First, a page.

CAP was able to get an initiative on a November ballot. Basically it says that the sewer services are prohibited to a private correctional facility that houses out-of-state prisoners. CAP has gained the support of AFSCME-CU, OCSEA, AFGE, and Senator Hagan helping them in their group’s efforts. (20) CAP was able to get Eric Bates, private prison critic and widely acclaimed author to speak at a Wellsville open meeting. They also held an informational meeting for the community with representatives from different unions in 1999. In October 1999 CAP canvassed neighborhoods along with members of different unions to join their group. In 1999, CAP also wrote many letters to the editors of local newspapers. Also, in October, CAP spoke to the School Board about prison privatization. With the help of OCSEA and AFGE, CAP passed out packets of information including a copy of their initiative to 1300 registered voters. In November, the CAP initiative did not pass. It failed 657 to 622. In December, CAP tried to get the initiative back on the ballot, but they were unable to because a contact at the election board did not inform them on how to correctly file the initiative properly.
In January 2000, CAP set a strategy meeting with OCSEA. They discussed sending more flyers out, making more signs, and contacting different people. Also in January, several members of CAP joined other anti-private prison groups in protest. In February, members of CAP met with an author for the magazine Mother Jones. The author is Barry Weohm, and the editor is Eric Bates. They are going to write an article about private prisons. The author interviewed the Youngstown Prison Forum, took a tour of the CCA-run facility in Youngstown and interviewed a prisoner. The article will be published in May. (20) The author also attended one of CAP council meetings and interviewed the mayor. Also in February, CAP members met with Lyle Williams who is running for Congress on the Republican ticket. He has made his views on private prisons known. CAP is supporting his campaign. In April, CAP got a local newspaper to write an article on Correctional Corporation of America’s $206 million loss. (21)
Although Citizens against Private Prisons is a very new interest group, their voice is already being heard in Ohio. They have made attempts at Astroturf lobbying by contacting constituents by telephone and direct mail. They have experienced the two problems with lobbying already. They are having a hard time getting the attention of policy makers, and influencing the policy makers. They don’t have many resources yet, but with the help of other interest groups, they may become stronger in the future. It is interesting to study the politics of a newly formed interest group and to see the mistakes that they make. Some of these new groups learn from their mistakes, and others do not and disappear from the world of politics.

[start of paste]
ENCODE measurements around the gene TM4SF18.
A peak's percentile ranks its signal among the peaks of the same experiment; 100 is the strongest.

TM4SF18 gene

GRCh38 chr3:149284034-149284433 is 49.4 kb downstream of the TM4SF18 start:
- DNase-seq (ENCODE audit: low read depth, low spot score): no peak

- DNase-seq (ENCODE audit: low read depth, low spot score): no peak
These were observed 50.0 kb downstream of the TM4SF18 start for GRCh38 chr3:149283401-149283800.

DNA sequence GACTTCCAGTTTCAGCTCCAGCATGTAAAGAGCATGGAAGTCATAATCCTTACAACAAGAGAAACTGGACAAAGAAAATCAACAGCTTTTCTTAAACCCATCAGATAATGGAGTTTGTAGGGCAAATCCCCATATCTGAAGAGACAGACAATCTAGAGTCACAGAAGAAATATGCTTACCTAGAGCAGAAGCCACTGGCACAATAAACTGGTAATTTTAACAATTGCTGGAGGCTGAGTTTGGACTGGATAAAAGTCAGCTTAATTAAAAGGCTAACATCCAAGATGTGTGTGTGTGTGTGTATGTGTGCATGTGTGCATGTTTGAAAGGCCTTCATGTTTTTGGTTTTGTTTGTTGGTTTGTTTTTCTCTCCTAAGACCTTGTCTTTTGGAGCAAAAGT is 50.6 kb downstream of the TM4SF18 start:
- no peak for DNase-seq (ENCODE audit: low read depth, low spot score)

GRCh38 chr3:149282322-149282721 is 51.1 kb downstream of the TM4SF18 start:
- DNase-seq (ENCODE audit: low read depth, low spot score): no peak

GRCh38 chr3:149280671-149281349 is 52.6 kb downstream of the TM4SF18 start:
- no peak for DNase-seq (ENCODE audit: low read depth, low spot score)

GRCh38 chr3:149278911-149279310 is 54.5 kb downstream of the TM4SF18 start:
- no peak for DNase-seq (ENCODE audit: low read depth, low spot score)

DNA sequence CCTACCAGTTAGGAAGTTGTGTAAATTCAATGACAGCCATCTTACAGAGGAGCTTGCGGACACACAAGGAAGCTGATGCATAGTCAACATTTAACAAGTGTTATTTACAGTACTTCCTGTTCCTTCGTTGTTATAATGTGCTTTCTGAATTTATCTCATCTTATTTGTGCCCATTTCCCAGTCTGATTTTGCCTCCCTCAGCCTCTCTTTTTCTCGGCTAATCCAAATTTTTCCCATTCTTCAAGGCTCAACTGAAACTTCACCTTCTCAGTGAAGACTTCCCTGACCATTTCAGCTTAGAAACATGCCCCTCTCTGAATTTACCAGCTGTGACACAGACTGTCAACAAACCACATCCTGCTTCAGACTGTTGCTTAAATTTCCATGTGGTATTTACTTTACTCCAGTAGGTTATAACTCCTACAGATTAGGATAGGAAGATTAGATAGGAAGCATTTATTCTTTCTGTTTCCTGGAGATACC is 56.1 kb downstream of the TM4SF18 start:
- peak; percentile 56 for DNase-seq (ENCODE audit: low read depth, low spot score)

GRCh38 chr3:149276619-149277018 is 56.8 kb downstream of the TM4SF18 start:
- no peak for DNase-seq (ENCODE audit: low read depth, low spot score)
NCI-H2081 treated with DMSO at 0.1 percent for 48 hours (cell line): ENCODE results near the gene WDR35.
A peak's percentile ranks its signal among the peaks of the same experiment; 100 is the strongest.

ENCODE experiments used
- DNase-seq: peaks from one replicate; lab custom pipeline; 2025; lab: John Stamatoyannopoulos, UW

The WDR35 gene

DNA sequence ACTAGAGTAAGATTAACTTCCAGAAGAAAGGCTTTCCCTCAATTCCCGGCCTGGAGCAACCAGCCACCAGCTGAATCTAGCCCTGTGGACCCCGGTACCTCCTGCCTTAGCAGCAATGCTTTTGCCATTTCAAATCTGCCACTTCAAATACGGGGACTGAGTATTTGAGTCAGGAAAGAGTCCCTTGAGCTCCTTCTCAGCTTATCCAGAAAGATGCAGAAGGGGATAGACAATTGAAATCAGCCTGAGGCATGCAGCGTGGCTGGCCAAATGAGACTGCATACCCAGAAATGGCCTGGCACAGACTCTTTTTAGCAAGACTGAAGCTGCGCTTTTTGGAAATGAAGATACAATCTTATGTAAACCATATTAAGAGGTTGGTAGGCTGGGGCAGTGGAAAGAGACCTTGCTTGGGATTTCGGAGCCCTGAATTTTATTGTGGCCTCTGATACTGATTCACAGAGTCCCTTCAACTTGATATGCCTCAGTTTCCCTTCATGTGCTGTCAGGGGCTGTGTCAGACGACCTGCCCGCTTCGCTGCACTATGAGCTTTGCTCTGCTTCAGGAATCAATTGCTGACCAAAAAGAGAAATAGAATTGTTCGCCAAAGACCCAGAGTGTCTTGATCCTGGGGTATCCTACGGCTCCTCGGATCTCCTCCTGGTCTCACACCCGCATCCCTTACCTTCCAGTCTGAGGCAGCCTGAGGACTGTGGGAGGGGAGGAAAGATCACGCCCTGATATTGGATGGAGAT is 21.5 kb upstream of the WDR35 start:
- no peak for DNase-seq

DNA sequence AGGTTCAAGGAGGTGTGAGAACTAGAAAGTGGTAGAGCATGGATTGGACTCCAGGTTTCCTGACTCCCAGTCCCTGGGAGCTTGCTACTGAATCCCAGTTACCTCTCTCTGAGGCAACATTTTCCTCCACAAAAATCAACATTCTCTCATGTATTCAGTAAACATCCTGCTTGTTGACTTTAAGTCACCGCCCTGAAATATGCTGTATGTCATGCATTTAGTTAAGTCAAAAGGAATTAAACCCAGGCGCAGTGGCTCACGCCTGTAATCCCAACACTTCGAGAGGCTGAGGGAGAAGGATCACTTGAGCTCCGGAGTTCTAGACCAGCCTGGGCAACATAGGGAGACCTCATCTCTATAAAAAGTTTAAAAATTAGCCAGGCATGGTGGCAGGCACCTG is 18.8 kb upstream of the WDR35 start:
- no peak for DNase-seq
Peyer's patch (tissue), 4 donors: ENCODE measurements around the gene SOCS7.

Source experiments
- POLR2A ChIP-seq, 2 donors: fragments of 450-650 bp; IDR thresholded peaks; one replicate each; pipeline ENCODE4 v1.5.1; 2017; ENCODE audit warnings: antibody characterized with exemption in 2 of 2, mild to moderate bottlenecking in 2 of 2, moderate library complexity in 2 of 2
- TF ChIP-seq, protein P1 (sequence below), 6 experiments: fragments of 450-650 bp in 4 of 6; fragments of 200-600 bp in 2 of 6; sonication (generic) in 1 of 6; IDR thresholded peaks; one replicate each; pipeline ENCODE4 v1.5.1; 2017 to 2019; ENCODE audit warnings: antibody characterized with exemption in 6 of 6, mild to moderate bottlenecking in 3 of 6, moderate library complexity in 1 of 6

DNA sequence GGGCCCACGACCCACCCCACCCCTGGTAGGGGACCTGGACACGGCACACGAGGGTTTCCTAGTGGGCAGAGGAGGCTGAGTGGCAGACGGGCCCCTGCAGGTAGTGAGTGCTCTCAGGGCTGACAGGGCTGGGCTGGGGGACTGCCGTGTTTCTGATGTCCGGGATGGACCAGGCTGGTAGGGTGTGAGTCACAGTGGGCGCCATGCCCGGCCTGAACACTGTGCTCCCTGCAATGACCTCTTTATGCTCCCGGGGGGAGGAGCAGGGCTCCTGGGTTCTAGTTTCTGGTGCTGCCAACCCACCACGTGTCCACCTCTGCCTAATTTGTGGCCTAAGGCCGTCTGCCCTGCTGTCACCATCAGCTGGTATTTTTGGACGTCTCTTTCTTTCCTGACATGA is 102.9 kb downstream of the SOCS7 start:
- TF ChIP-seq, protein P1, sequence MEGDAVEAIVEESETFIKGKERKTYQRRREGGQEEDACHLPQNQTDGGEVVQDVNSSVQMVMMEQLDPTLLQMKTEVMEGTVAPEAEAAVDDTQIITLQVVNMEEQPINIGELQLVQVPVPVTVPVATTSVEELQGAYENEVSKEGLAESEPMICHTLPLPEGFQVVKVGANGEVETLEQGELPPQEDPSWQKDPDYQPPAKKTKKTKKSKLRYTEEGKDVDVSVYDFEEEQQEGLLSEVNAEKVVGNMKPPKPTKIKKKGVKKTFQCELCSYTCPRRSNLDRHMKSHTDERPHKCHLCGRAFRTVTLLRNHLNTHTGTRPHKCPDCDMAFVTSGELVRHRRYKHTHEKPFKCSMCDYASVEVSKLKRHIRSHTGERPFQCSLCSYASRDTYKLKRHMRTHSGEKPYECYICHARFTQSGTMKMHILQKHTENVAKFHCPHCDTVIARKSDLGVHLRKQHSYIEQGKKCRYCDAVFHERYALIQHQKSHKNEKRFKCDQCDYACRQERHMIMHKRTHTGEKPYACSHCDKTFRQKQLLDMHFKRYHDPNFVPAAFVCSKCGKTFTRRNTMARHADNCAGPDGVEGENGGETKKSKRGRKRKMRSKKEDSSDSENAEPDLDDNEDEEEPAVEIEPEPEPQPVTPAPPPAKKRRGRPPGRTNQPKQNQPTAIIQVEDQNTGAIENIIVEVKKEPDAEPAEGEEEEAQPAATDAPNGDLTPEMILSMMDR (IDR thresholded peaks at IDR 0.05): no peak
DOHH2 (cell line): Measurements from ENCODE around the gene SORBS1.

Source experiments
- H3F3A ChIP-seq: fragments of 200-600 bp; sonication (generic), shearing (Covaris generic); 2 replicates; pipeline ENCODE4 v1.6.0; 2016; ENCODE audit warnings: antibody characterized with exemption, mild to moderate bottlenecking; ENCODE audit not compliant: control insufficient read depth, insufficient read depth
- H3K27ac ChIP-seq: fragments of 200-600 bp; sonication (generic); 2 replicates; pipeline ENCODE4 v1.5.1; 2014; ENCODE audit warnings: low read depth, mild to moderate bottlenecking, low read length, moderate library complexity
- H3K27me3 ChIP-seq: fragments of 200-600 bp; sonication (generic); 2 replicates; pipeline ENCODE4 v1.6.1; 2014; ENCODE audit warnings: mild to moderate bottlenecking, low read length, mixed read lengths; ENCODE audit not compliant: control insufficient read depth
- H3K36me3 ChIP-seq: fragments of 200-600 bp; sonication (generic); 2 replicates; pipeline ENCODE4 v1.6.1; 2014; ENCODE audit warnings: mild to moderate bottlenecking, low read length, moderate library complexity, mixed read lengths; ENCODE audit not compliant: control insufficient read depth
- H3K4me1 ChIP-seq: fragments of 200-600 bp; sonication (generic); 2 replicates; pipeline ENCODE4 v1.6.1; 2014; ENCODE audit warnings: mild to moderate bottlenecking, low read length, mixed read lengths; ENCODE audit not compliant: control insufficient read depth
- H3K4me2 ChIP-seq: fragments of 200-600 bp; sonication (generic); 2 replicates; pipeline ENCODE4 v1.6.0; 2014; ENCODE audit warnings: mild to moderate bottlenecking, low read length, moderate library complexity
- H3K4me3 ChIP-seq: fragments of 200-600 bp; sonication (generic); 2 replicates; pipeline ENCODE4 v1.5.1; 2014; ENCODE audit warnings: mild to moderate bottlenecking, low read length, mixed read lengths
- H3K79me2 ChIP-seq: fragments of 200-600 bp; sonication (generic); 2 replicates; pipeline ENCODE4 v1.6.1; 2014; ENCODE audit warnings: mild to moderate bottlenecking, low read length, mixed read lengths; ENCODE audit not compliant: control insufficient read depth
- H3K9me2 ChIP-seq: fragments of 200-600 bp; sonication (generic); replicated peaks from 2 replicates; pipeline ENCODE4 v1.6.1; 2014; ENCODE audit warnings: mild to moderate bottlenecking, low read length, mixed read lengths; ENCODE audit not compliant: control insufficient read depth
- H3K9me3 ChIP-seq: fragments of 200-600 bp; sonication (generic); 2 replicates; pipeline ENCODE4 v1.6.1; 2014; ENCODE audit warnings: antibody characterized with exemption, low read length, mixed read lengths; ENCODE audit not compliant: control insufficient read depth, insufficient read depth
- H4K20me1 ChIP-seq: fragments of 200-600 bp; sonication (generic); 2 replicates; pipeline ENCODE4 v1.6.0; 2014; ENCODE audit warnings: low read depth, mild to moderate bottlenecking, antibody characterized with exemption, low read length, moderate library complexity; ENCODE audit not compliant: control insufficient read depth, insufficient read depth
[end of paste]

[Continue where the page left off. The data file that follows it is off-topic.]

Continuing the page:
In researching these four interest groups against private prisons, I have learned a lot about interest group politics. I have learned that when these groups work with other groups for a common cause they are more likely to become successful. I have also learned that the Corrections interest groups and the Labor groups seem to have more resources and more connections with influential people. The Corrections interest groups are more likely to gain support of police chiefs, other correction officers and other law enforcement officials than a citizens group would. They are also more likely to get the attention of key constituents. Also, I have learned that the groups like OPSEU that try many different strategies have been more successful. They utilized strategies such as lobbying government officials, protesting, petitioning, informing the press and the public, and lobbying municipalities to bar private prisons. They have been quite successful in their varying efforts. Citizens Against Private Prisons have been less effective. They have mostly aimed their efforts at informing the press and public. When they tried to get an initiative on a ballot, they were unable to because they were inexperienced in politics. This group is new and probably had no idea what they are in for. More experienced groups like OCSEA and AFSCME-CU have been more successful at lobbying for legislation. This is most likely because they have been around for a long time and are more experience and more political connections. In conclusion, I have learned that no matter how strongly an interest group believes in a cause, success does not come from strong opinions and a little hard work. Success comes from many different resources. These resources include money, political connections, size, knowledge, experience, credibility, and expertise. Interest groups need these resources in order to influence the policy making process.